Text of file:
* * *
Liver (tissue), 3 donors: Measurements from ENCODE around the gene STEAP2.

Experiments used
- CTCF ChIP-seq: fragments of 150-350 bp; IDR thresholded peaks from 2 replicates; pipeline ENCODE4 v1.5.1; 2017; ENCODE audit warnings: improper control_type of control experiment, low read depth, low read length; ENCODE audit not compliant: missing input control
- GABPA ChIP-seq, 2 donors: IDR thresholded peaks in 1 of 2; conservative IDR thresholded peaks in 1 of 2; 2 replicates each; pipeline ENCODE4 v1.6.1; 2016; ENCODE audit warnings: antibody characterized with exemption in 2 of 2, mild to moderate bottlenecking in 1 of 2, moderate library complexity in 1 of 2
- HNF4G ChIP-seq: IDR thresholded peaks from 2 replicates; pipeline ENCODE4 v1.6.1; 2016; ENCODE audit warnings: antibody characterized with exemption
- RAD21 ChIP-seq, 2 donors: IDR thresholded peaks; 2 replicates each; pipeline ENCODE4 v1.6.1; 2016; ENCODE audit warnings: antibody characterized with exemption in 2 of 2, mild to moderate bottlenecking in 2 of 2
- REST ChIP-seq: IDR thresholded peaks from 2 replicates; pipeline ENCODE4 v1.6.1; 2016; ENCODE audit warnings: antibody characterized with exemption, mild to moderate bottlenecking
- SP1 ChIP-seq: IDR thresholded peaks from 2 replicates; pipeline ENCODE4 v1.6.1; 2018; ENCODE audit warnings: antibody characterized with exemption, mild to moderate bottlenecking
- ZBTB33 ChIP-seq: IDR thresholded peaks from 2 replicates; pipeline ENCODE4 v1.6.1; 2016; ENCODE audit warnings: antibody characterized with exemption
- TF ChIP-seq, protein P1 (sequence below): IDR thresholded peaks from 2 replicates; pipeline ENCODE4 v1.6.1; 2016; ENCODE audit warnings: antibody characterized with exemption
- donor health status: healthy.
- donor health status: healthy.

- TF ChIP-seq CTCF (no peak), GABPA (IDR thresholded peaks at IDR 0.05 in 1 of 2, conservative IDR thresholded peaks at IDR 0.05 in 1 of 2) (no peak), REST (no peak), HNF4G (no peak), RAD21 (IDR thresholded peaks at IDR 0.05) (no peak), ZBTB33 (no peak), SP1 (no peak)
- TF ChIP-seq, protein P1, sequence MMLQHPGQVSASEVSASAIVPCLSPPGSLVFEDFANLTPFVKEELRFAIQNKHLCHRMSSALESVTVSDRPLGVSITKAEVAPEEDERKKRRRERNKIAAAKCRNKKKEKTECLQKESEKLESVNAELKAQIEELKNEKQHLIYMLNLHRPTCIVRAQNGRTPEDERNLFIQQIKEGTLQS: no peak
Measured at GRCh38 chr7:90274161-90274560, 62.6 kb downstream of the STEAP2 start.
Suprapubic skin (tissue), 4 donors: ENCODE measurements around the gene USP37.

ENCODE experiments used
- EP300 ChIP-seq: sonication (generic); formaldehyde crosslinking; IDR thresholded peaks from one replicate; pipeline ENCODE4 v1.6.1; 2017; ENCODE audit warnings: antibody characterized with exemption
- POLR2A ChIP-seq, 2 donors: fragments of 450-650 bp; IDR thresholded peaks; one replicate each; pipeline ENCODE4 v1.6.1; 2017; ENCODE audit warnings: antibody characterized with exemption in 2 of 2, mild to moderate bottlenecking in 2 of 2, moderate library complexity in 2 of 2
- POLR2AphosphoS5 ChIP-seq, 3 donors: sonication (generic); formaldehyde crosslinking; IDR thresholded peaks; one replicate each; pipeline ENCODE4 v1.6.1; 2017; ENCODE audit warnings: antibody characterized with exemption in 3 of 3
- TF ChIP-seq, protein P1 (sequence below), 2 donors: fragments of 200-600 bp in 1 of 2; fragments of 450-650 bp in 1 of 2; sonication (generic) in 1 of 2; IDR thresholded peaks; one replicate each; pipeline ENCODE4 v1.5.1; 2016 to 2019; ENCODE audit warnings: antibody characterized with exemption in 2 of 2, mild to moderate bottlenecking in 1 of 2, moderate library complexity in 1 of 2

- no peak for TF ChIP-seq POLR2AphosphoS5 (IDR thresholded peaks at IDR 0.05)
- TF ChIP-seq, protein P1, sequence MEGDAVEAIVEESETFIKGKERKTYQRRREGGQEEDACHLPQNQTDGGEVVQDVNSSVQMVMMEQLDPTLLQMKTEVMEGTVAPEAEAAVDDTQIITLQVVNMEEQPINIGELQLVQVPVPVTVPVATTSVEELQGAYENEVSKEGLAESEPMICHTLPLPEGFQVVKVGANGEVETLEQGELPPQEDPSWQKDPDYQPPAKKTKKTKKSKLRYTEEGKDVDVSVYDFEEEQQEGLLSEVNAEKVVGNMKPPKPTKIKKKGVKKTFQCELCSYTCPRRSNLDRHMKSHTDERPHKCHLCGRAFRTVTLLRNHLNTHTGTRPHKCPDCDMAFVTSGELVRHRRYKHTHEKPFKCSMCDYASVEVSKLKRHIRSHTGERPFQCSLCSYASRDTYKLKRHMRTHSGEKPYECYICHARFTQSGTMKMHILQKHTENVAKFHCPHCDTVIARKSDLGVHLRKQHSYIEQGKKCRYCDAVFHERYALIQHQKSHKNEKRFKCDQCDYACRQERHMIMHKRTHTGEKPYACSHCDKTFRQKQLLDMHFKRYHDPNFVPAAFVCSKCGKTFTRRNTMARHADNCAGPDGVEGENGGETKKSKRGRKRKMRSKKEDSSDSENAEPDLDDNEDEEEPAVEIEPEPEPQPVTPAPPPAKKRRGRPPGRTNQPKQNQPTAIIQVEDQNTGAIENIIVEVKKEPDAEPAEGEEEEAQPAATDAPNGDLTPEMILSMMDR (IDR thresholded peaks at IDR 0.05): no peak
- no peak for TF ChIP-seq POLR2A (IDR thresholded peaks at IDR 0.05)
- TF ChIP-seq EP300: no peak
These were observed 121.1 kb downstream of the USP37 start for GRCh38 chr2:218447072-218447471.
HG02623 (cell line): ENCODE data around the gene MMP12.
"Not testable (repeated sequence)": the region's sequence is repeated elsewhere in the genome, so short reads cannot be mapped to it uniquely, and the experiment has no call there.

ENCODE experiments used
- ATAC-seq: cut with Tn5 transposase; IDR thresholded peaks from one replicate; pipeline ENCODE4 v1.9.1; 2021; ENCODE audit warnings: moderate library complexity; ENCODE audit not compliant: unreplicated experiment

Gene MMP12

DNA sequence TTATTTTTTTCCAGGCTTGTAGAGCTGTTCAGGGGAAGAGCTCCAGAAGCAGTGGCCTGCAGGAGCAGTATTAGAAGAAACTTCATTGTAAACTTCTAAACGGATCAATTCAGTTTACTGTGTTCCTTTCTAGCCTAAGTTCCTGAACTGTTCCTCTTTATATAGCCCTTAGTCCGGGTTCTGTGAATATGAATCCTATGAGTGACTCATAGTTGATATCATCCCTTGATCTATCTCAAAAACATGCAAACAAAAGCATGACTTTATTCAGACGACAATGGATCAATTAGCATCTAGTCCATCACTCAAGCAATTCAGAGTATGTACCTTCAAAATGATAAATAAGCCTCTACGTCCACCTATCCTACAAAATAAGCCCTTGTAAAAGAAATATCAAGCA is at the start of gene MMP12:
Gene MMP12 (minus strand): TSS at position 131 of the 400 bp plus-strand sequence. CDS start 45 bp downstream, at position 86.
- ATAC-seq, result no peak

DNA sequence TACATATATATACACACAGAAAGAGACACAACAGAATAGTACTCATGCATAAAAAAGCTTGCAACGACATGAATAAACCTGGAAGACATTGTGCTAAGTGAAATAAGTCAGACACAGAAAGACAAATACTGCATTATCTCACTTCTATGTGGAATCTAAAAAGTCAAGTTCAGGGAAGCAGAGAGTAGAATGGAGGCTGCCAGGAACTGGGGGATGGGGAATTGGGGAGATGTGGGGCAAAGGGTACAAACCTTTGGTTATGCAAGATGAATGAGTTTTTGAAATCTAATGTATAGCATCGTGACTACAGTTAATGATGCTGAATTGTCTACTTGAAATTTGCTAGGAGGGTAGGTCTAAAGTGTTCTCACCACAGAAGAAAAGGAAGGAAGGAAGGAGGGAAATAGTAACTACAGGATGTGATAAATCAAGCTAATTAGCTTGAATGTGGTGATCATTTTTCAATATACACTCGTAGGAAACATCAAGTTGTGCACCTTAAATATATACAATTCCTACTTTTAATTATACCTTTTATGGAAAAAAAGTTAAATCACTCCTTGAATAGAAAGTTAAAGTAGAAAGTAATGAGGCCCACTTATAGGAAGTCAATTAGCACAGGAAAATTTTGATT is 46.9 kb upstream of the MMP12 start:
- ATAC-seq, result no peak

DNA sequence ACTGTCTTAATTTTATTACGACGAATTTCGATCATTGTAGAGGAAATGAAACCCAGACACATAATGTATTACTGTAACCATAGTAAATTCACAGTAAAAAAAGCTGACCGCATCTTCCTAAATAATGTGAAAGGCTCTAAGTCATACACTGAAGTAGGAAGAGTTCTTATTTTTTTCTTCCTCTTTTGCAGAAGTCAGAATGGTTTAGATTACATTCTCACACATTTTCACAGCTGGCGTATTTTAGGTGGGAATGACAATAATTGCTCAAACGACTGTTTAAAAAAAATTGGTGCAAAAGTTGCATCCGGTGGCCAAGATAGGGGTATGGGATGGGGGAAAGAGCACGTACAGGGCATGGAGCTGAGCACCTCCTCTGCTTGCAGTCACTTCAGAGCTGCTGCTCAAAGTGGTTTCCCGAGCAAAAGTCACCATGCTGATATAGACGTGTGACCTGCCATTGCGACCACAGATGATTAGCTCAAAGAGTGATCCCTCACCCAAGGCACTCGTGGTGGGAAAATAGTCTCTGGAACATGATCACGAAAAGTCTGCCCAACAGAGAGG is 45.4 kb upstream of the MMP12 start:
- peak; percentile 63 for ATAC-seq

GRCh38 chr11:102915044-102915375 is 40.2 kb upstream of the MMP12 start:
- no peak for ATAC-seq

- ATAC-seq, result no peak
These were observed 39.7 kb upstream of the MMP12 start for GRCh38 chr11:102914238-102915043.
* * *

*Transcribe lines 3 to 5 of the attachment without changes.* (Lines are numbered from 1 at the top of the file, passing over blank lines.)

- CTCF ChIP-seq: fragments of 150-350 bp; IDR thresholded peaks from 2 replicates; pipeline ENCODE4 v1.5.1; 2017; ENCODE audit warnings: improper control_type of control experiment, low read depth, low read length; ENCODE audit not compliant: missing input control
- GABPA ChIP-seq, 2 donors: IDR thresholded peaks in 1 of 2; conservative IDR thresholded peaks in 1 of 2; 2 replicates each; pipeline ENCODE4 v1.6.1; 2016; ENCODE audit warnings: antibody characterized with exemption in 2 of 2, mild to moderate bottlenecking in 1 of 2, moderate library complexity in 1 of 2
- HNF4G ChIP-seq: IDR thresholded peaks from 2 replicates; pipeline ENCODE4 v1.6.1; 2016; ENCODE audit warnings: antibody characterized with exemption